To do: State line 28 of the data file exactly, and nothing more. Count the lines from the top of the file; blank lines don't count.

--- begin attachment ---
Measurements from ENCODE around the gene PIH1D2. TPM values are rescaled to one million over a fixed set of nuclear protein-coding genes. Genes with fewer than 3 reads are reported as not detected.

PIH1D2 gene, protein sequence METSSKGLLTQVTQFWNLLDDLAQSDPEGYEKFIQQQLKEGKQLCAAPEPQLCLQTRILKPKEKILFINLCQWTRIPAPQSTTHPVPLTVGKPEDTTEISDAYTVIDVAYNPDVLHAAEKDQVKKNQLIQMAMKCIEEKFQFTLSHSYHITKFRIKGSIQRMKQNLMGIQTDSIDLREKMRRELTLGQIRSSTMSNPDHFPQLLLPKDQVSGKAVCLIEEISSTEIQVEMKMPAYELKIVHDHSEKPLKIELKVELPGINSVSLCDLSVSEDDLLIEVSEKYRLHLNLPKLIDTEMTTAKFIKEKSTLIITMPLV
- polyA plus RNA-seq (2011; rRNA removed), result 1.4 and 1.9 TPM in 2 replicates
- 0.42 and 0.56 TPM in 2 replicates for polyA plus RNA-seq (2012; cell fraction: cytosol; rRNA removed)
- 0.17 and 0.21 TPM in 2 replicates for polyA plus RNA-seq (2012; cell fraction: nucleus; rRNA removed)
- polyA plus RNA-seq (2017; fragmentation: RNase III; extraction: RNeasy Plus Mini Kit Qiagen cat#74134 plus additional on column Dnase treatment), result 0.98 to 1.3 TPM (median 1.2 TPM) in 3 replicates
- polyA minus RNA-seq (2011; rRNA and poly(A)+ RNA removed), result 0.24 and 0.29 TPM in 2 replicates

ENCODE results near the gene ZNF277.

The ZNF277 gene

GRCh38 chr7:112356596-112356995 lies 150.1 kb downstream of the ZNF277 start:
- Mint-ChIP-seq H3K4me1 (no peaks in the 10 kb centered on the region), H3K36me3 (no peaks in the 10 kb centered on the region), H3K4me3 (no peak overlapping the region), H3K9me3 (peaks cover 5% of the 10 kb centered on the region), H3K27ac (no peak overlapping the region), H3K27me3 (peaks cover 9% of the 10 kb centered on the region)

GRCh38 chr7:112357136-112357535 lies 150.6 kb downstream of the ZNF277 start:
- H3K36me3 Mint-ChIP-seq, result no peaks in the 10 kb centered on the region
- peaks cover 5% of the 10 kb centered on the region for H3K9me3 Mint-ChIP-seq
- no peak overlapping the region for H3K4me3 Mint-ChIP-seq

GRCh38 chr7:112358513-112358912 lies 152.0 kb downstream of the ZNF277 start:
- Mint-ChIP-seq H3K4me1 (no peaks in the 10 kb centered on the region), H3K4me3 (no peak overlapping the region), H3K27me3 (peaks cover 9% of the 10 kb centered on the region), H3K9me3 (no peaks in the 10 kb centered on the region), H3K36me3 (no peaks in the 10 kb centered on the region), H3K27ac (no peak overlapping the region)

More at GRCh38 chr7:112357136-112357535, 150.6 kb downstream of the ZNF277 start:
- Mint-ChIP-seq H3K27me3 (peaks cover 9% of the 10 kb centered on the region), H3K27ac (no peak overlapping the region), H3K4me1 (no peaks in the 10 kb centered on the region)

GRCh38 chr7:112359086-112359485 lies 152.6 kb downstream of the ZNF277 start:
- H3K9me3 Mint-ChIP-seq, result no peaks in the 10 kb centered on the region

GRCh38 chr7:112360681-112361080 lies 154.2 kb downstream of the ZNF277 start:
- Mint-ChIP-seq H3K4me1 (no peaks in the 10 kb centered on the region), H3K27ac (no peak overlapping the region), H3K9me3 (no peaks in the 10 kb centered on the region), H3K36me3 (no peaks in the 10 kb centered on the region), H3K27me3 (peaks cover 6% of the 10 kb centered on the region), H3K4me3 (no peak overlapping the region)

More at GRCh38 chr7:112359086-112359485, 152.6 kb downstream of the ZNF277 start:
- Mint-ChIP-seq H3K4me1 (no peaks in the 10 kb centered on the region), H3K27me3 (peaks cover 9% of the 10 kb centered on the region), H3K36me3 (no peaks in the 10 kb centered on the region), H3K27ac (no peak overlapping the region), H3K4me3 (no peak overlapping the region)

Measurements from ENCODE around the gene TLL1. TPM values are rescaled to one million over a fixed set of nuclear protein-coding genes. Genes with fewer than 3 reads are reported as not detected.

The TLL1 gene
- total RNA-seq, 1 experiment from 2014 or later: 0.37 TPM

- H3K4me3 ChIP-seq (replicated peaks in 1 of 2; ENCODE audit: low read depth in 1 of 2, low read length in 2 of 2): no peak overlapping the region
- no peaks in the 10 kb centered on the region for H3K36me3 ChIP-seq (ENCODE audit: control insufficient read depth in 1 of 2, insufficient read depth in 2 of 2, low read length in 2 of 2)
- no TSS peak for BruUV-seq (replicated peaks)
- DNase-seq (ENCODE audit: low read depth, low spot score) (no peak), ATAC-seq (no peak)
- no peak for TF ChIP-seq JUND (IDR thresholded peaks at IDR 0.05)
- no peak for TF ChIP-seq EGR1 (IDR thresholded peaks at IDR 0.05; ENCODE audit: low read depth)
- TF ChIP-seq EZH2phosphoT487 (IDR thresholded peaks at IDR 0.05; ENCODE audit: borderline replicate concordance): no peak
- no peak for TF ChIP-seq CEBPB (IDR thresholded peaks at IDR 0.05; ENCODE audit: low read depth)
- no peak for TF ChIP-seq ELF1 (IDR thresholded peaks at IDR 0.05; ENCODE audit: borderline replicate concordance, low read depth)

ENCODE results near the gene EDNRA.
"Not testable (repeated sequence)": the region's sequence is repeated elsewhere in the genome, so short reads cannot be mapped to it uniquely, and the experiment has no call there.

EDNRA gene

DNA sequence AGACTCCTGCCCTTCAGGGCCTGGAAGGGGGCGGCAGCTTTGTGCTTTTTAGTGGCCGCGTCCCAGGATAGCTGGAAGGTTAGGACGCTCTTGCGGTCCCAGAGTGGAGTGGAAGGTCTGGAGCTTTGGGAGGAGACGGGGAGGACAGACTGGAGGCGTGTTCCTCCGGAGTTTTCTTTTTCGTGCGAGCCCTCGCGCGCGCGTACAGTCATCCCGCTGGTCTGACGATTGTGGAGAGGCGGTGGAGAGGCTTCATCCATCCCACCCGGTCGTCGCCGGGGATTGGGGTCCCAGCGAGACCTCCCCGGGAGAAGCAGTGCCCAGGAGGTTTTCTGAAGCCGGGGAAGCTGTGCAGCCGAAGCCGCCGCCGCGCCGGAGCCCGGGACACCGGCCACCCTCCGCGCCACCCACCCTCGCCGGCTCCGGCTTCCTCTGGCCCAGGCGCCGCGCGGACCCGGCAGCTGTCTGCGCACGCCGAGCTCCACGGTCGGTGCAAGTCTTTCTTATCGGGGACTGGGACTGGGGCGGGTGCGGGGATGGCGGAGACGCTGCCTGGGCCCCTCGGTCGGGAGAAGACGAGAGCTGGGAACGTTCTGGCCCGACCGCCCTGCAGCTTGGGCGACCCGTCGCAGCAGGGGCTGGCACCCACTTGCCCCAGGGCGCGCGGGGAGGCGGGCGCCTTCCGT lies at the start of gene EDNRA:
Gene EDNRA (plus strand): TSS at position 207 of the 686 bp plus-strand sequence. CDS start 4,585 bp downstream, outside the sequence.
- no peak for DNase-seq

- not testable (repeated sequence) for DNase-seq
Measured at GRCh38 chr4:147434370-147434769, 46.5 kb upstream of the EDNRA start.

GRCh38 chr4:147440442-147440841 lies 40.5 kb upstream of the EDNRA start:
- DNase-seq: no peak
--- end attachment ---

- total RNA-seq, 1 experiment from 2014 or later: 0.37 TPM